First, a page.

Shrugging off shoulder reconstruction myths

In a world-first study, researchers have identified the best way to fix shoulders damaged when elite athletes or active people rupture the ligaments.

Researchers at the Prince of Wales Hospital Orthopaedic Research Laboratories in Sydney have also found that textbook descriptions of the way ligaments attach to the bones in shoulders is wrong for at least thirty percent of people.

Mr Richard Harris found this surprising discovery as part of his PhD studies with the University of New South Wales. He reported on his findings today (4 May) at ScienceNOW! in Melbourne.

Mr Harris carried out the world’s first detailed study of the shoulder’s acromioclavicular (AC) joint and its supporting ligaments.

“It is very common for elite athletes to damage this joint,” Mr Harris says. “We know the value of replacing or reconstructing the ruptured or supporting ligaments but there has been controversy about the best technique to use.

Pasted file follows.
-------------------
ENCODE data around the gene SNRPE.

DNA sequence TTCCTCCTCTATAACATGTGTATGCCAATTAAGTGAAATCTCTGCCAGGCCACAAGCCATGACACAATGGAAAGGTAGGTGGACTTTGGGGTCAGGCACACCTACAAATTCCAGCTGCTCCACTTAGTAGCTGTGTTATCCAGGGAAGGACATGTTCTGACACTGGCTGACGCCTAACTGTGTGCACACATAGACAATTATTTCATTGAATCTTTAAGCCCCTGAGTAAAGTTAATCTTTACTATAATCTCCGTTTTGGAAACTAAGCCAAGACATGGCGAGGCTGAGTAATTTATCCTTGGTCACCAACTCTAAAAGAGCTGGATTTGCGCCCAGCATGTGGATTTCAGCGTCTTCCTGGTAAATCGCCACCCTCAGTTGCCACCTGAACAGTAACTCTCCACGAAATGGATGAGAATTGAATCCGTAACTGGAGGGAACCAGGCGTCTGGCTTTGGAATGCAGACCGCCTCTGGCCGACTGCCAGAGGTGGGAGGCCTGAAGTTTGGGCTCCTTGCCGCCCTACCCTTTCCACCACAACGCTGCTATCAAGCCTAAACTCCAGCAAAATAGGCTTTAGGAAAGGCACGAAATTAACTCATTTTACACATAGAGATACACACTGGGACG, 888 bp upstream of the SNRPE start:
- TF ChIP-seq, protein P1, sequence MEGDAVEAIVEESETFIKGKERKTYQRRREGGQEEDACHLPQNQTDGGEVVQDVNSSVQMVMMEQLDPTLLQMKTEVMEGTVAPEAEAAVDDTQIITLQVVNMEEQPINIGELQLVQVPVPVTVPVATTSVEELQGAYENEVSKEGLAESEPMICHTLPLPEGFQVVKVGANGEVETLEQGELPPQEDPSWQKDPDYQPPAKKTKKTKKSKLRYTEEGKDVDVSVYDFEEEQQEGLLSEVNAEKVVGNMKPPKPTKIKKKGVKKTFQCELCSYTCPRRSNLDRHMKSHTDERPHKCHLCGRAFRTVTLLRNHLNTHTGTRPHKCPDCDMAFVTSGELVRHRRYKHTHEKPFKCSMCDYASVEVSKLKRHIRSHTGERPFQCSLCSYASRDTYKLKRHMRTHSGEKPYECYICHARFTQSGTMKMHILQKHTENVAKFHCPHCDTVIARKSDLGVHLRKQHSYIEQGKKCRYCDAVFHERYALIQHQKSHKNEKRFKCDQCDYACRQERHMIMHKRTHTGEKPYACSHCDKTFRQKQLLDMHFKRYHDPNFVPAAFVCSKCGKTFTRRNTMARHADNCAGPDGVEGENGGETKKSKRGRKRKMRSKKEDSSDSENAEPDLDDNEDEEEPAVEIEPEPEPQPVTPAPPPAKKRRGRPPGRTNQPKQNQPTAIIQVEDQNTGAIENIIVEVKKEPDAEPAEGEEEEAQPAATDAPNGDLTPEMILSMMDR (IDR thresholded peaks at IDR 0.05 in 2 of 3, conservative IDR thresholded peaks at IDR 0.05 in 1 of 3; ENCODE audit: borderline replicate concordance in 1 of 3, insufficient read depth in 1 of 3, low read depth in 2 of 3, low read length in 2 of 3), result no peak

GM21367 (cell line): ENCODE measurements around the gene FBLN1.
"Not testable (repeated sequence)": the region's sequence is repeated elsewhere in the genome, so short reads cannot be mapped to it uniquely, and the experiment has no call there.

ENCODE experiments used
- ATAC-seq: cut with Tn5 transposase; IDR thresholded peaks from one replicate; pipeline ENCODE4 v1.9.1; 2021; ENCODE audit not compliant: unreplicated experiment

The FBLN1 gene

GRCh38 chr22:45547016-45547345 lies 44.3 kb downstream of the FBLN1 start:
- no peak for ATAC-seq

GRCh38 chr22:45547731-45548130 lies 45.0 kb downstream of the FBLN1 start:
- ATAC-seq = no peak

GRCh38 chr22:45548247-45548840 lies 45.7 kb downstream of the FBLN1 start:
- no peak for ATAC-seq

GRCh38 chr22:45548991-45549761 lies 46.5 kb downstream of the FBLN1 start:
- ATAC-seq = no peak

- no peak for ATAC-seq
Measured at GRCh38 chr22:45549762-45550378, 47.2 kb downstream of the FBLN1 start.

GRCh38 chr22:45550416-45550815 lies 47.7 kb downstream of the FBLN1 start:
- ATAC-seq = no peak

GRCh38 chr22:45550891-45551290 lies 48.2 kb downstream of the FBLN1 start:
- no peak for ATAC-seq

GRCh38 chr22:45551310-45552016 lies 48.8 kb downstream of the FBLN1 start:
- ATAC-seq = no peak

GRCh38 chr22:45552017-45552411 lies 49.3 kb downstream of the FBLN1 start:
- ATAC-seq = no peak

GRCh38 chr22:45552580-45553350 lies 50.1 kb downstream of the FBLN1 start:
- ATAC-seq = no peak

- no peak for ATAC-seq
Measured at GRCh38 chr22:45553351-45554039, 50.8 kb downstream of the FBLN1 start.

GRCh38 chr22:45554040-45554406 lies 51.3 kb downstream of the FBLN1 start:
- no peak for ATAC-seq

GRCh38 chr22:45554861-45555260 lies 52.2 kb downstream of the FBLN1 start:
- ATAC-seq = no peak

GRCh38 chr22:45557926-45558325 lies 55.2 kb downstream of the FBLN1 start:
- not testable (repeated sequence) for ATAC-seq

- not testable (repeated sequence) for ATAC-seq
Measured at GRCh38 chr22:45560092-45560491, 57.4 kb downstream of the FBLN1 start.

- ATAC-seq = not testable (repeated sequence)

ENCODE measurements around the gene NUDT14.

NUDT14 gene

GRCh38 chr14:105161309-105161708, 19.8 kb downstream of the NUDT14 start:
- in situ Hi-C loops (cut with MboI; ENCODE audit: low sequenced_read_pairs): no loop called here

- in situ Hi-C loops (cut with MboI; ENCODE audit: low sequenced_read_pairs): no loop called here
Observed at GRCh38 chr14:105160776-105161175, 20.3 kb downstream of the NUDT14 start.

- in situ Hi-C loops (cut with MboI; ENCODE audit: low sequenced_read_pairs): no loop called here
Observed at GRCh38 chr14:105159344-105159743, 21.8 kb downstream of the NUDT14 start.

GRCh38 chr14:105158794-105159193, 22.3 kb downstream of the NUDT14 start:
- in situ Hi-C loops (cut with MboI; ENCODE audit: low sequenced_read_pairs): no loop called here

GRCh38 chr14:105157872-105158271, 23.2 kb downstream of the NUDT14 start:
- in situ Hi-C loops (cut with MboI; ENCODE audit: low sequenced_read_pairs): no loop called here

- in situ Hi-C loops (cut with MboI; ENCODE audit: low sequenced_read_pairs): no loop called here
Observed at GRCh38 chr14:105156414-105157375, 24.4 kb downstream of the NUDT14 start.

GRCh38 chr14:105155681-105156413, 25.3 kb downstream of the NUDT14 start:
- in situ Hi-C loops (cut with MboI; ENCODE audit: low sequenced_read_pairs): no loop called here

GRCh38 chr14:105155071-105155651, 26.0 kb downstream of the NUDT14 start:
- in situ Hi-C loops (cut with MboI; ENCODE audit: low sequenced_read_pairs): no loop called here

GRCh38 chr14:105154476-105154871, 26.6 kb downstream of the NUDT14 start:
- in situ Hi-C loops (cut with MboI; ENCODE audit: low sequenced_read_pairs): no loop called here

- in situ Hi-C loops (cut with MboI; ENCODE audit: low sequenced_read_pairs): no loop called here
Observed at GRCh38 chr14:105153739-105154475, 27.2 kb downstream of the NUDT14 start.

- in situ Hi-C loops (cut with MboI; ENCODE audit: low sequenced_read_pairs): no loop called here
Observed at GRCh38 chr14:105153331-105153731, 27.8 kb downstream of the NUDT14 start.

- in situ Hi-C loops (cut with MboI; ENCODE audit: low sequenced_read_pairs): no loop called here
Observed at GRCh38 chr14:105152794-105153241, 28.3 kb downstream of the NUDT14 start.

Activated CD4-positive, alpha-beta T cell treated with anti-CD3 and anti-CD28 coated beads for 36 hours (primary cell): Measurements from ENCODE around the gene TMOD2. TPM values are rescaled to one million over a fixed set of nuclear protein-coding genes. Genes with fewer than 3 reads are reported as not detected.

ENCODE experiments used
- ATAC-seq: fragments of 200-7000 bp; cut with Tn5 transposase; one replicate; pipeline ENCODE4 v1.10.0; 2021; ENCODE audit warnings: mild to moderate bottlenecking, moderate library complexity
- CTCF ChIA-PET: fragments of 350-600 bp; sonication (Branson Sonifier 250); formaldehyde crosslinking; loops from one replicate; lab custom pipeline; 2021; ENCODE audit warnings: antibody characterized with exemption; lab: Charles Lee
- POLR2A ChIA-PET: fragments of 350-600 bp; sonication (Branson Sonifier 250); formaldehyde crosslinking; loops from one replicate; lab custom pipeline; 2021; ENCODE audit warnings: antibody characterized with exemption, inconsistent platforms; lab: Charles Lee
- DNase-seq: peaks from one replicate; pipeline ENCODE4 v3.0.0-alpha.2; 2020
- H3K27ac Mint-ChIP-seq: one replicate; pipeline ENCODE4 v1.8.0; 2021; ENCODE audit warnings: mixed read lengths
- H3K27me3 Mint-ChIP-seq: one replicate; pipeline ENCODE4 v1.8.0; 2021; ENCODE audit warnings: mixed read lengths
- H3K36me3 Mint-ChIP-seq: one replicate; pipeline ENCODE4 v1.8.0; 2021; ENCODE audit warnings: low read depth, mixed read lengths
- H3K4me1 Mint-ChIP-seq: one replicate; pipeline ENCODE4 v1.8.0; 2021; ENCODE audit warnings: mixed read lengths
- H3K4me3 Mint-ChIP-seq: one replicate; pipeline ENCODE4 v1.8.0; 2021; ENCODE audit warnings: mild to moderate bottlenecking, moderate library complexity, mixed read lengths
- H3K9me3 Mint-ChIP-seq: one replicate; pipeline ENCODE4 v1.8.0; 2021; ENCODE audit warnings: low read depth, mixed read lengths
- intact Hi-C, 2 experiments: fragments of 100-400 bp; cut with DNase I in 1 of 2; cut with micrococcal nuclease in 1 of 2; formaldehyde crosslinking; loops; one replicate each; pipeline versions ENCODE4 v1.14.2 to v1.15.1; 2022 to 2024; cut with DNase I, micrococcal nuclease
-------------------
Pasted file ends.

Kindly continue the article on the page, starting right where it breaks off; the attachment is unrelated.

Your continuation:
“As a result, a completely dislocated AC joint has often been surgically neglected for lack of a scientifically tested surgical procedure.”

As a result of extensive testing, researchers demonstrated that the best technique to use was the Bosworth screw procedure.

“While other common repair techniques may also be strong, they tend to be very elastic and stop the proper functioning of the shoulder,” Mr Harris says.

Mr Harris carried out his research with world leading orthopaedic and shoulder specialists including Dr Bill Walsh, Professor David Sonnabend and Dr Jerome Goldberg. The testing was done on human cadavers using state-of-the-art facilities at the Prince of Wales Hospital.

“Our testing facilities allowed us to simulate realistic loads that would be placed on patients and observe the shoulder’s response when implanted with prosthetic materials,” Mr Harris says.

“The data from this study provides surgeons with valuable information when making decisions as to the best form of surgical management.”

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